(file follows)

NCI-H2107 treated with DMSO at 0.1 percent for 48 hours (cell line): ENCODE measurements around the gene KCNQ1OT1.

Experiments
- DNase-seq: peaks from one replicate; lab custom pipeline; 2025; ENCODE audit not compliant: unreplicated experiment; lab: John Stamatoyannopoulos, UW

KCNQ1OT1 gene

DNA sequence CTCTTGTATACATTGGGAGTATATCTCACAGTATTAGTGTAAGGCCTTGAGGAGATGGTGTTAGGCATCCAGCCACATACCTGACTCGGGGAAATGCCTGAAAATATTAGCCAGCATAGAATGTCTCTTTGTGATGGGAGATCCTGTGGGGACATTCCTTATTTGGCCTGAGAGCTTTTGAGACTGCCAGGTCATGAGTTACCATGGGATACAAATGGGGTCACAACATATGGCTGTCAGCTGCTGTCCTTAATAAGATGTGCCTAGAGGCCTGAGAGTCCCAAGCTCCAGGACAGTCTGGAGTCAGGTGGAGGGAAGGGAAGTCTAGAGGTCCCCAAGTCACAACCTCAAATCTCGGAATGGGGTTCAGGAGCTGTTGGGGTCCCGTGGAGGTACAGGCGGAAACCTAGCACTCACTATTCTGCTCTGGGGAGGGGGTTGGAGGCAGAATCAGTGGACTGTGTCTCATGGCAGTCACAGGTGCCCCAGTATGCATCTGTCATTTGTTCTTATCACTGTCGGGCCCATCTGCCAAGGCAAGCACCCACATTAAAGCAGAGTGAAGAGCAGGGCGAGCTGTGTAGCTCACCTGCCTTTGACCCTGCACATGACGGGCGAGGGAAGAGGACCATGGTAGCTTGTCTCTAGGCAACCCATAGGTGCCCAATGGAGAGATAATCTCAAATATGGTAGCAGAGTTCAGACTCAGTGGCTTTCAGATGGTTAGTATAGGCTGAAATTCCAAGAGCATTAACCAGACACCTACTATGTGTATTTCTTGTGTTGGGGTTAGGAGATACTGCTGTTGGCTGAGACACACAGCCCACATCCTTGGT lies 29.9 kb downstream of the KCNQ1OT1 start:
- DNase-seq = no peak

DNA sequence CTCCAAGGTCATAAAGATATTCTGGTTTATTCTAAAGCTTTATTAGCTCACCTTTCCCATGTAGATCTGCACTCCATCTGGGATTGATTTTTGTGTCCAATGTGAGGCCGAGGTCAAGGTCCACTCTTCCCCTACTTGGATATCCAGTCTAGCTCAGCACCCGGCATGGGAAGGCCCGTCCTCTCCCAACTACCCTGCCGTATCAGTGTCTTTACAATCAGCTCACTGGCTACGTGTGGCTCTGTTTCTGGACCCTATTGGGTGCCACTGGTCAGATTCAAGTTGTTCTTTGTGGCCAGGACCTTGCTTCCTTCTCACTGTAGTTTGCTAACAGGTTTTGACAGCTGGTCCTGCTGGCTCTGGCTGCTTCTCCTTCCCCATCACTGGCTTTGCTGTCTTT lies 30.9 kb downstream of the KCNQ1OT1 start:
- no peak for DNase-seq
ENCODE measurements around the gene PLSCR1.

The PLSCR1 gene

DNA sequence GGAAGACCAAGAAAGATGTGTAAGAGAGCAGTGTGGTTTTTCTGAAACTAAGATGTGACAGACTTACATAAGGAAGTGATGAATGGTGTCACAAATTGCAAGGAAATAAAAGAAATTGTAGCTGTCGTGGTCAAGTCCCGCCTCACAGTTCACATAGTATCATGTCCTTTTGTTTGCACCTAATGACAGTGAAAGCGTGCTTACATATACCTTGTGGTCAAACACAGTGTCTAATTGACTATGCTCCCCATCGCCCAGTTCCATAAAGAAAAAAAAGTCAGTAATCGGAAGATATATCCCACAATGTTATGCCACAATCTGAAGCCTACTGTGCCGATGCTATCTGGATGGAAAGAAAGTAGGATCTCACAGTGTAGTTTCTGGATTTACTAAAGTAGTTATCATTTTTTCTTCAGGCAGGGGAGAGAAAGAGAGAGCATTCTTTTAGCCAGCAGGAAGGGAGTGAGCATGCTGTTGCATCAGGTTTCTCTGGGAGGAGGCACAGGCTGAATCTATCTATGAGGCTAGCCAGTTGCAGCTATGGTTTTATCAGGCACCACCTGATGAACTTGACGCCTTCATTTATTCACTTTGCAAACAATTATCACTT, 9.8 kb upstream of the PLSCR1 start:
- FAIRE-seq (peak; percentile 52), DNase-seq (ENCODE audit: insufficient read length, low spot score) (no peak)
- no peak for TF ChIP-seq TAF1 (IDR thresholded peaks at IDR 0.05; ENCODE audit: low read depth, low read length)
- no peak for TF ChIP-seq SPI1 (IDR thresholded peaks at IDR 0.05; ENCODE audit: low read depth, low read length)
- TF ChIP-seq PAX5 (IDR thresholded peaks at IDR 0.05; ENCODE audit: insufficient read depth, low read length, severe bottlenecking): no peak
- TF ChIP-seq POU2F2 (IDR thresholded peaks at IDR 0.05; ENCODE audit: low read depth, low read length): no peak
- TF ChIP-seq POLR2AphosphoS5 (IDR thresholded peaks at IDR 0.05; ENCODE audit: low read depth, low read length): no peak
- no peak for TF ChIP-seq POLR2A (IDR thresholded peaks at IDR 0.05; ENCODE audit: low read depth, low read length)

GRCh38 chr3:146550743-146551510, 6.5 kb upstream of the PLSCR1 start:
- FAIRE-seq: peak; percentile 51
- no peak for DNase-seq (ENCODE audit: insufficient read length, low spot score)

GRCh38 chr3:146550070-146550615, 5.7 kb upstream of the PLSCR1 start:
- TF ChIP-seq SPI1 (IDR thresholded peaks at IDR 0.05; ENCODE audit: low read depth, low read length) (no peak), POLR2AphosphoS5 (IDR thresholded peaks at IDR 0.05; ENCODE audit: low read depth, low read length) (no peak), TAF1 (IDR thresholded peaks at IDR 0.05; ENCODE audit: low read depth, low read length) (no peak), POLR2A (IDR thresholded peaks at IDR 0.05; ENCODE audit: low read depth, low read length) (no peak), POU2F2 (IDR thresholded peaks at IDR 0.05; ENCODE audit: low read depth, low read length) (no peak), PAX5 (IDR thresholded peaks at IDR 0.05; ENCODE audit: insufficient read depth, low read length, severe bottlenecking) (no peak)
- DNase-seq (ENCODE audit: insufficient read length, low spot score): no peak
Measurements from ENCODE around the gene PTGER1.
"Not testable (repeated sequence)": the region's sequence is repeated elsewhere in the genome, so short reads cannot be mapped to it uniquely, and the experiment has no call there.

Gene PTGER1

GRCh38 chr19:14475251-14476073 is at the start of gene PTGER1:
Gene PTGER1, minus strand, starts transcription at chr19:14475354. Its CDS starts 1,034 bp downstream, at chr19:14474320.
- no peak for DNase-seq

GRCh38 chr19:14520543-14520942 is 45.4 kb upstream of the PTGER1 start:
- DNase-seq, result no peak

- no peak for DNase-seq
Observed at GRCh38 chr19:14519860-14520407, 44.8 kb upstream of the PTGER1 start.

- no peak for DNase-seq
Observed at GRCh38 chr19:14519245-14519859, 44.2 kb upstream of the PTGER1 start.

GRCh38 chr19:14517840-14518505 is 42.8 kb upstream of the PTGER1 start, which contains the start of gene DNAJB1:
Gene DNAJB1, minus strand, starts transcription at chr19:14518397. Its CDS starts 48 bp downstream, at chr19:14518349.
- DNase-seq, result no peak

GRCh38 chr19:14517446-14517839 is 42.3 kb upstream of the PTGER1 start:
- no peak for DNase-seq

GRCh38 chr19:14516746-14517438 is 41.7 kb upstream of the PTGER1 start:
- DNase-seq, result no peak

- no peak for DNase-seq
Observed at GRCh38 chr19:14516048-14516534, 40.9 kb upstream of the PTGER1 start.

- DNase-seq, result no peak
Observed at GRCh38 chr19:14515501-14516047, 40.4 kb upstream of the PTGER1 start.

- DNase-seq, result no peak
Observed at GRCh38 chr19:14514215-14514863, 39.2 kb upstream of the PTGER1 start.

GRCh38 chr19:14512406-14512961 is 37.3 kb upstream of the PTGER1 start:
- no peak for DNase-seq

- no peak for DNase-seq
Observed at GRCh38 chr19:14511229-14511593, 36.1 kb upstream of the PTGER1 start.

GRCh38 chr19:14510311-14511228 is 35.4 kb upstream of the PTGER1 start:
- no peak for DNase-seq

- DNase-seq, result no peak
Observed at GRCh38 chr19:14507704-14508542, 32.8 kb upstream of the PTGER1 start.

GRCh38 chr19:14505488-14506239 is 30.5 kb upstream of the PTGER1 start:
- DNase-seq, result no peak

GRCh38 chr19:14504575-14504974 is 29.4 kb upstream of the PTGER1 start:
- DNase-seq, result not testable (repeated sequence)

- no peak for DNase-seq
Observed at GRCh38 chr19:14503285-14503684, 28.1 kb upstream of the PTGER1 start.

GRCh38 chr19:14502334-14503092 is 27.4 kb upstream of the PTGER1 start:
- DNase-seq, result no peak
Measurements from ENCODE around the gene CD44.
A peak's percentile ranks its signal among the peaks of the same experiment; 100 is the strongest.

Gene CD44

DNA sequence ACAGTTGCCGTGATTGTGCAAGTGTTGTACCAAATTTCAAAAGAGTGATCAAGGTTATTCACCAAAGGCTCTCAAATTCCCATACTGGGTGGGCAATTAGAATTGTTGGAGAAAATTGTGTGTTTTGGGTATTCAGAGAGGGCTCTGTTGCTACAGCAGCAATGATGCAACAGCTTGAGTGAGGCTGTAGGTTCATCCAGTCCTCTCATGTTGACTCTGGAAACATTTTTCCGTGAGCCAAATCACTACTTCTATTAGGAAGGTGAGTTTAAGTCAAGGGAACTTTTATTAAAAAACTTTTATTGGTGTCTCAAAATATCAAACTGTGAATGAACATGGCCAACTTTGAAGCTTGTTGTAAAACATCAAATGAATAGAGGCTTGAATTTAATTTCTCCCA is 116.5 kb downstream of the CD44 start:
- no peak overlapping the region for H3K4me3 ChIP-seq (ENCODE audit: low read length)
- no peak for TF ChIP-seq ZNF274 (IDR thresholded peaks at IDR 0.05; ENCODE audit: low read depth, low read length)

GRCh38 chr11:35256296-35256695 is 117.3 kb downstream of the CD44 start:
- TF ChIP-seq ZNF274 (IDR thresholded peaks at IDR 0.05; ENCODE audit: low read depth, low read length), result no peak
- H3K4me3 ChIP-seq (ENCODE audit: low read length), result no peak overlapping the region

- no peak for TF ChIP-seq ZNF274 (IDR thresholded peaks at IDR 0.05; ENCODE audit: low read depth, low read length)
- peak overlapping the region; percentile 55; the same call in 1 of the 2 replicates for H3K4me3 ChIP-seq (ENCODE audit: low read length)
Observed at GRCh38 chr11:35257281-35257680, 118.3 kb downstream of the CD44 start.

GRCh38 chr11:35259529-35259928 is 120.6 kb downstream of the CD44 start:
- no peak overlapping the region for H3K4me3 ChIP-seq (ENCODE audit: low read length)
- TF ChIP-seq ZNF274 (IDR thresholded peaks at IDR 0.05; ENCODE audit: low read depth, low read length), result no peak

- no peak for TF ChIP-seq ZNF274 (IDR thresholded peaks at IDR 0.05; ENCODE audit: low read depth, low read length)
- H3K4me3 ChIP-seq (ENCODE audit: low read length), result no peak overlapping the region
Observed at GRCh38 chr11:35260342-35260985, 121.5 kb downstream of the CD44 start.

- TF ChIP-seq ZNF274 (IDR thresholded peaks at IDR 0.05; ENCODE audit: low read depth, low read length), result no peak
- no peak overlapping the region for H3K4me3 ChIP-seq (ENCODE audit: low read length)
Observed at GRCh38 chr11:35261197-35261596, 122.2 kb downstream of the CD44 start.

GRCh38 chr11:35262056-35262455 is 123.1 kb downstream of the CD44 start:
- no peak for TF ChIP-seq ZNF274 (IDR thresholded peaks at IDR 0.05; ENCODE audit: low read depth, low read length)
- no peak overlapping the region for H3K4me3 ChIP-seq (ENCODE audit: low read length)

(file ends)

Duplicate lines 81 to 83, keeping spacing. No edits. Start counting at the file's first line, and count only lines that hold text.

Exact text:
- no peak for TF ChIP-seq ZNF274 (IDR thresholded peaks at IDR 0.05; ENCODE audit: low read depth, low read length)
- H3K4me3 ChIP-seq (ENCODE audit: low read length), result no peak overlapping the region
Observed at GRCh38 chr11:35260342-35260985, 121.5 kb downstream of the CD44 start.